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Eruption History

Eruptions from Mount Adams began about 520 ka, although scattered basaltic eruptions from the surrounding volcanic field began by about 940 ka.

Mount Adams viewed from the southeast in Klickitat Valley, Washingt...
Mount Adams viewed from the southeast in Klickitat Valley, Washington. (Credit: Dzurisin, Dan. Public domain.)

Early edifice building of Mount Adams was focused 5 km (3 mi) southeast of the modern summit. By about 460 ka the eruption focus shifted to a position beneath the modern volcano, and subsequent eruptions constructed an encircling apron of lava flows that extend 15 km (9 mi) radially in all directions. Although the cone grew principally in three eruptive episodes centered at 500, 400, and 50-30 ka, it remained recurrently active between pulses, never shutting down. Eruptions from both the central volcano and the peripheral vents have coexisted since 520 ka. The modern summit cone was built primarily during the last major pulse from 50-30 ka, with a small cone of tephra capping the modern summit about 15 ka.

Mount Adams aerial view looking northeast toward the White Salmon Glacier; summit and its ice cap on the right and the Pinnacle is high point on left. (Credit: Jim Vallance. Public Domain.)

Postglacial Eruptions

The bulk of Mount Adams and many of the cones and shields in the surrounding volcanic field predate the last major Pleistocene glaciation, but ten lava units are known to have erupted after glaciers retreated to close to their present locations by about 15,000 years ago. Nine separate vent systems erupted on or near Mount Adams and the tenth occurred at the summit and may have remained sporadically but weakly active well into the Holocene. When taken as a whole, the volume of the ten postglacial units represent a much lower average eruption rate during the past 15,000 years than over the life of the volcano.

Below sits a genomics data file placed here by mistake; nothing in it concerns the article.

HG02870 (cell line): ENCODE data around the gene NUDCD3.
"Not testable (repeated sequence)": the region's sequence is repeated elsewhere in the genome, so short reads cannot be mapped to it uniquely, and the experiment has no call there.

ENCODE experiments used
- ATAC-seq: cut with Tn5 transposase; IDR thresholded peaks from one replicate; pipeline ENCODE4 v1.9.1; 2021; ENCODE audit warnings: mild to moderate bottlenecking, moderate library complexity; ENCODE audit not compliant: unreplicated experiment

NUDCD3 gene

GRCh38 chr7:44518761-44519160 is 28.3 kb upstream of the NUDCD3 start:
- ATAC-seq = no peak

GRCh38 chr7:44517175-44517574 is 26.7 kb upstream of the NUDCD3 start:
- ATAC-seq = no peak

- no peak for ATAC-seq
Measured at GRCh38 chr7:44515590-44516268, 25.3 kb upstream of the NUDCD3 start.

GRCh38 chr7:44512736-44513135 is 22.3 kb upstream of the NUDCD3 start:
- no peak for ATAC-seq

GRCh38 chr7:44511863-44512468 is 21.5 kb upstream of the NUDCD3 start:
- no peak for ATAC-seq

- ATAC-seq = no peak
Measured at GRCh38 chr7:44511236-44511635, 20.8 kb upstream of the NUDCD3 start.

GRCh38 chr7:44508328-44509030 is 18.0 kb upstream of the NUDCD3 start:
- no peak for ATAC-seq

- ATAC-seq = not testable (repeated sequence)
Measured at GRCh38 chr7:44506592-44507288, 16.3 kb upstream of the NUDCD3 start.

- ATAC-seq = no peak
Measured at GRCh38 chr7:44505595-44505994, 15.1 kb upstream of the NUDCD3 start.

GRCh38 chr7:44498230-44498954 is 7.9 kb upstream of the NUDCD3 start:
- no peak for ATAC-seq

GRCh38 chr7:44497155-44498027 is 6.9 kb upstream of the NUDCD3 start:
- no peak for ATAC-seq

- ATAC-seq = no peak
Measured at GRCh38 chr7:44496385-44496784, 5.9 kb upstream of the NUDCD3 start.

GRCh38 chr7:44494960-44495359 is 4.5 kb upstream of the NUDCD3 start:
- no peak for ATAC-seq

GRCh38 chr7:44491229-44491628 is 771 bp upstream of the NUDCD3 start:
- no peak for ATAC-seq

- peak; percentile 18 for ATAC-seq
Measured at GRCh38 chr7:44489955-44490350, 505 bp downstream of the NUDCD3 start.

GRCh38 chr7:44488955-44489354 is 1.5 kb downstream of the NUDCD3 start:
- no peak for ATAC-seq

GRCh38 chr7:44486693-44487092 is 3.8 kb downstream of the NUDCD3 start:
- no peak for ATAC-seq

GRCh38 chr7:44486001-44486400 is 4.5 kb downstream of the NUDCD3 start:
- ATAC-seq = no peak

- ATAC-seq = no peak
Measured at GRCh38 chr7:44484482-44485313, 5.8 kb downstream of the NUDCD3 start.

The top 150 to 250 m (490 to 820 ft) of Mount Adams forms a broad summit plateau that covers at least 2 km2 (about 1 mi2). The largely glacier-covered plateau exposes thin and glassy lava flows and tephra that were erupted when magma encountered ice-cap melt water and produced steam explosions. These andesite eruptions occurred about 15,000 years ago, filled an older summit crater and in places flowed down the outer flanks. Much of the summit rock and debris is hydrothermally altered and weakened. Avalanches of this altered debris can form far-traveled lahars.


Nine flank and volcanic field eruptions occurred after the end of the last glacial maximum, though three have unknown ages. Between 15 and 14 ka, two cinder cones fed lava flows on upper and lower flanks of Mount Adams, and a short fissure eruption occurred within the surrounding field. From 7.7 to 3.8 ka three substantial vents at the base of the steep central cone effused andesite lava flows and produced at least 14 explosive eruptions of tephra when magma encountered groundwater water as it reached the surface. These units include both the most extensive and most voluminous eruptions to have occurred during the Holocene history of Mount Adams. Between about 10 and 8 ka, four explosive eruptions produced andesite tephra, which do not correlate to known lava effusions.